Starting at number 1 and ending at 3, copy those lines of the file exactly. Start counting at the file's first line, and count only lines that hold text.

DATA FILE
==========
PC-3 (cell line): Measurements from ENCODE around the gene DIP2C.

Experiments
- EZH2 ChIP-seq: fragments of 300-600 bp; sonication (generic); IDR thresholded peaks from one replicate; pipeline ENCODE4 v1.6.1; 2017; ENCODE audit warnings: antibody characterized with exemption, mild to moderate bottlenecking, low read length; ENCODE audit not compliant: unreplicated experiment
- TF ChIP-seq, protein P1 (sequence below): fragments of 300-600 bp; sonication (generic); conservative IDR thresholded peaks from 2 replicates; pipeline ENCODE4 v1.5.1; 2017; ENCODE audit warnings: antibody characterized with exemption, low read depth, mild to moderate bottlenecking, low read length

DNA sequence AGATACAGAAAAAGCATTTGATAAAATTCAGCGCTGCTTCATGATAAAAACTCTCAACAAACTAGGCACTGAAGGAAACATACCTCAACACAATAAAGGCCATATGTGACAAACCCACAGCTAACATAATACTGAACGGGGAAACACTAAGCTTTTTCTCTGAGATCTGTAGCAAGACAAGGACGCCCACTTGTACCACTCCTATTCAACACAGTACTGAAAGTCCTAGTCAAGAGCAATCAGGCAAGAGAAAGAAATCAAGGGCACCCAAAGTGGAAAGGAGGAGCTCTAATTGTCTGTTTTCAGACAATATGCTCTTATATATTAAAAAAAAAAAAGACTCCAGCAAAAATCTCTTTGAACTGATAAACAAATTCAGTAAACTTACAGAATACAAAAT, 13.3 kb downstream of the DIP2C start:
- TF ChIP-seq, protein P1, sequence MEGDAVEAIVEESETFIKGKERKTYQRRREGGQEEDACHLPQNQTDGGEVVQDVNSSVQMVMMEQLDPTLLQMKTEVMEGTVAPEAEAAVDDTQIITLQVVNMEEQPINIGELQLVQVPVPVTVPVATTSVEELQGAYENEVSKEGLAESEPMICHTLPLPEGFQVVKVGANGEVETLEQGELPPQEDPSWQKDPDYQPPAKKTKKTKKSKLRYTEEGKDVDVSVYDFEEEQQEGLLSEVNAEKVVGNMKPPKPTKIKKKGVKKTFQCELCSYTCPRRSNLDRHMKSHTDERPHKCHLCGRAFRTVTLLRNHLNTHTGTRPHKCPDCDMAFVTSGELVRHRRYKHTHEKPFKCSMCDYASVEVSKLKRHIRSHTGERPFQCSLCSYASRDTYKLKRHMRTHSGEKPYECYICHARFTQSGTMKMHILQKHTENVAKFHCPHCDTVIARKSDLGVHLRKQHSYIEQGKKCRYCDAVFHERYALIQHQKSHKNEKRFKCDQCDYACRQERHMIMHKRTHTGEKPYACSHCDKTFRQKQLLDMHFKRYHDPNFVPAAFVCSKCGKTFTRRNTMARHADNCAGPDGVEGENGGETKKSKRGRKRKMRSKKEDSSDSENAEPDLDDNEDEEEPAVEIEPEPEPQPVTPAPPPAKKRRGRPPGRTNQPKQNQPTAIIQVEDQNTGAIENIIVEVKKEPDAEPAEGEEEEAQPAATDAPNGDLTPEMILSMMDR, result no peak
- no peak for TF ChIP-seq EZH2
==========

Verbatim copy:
PC-3 (cell line): Measurements from ENCODE around the gene DIP2C.

Experiments
- EZH2 ChIP-seq: fragments of 300-600 bp; sonication (generic); IDR thresholded peaks from one replicate; pipeline ENCODE4 v1.6.1; 2017; ENCODE audit warnings: antibody characterized with exemption, mild to moderate bottlenecking, low read length; ENCODE audit not compliant: unreplicated experiment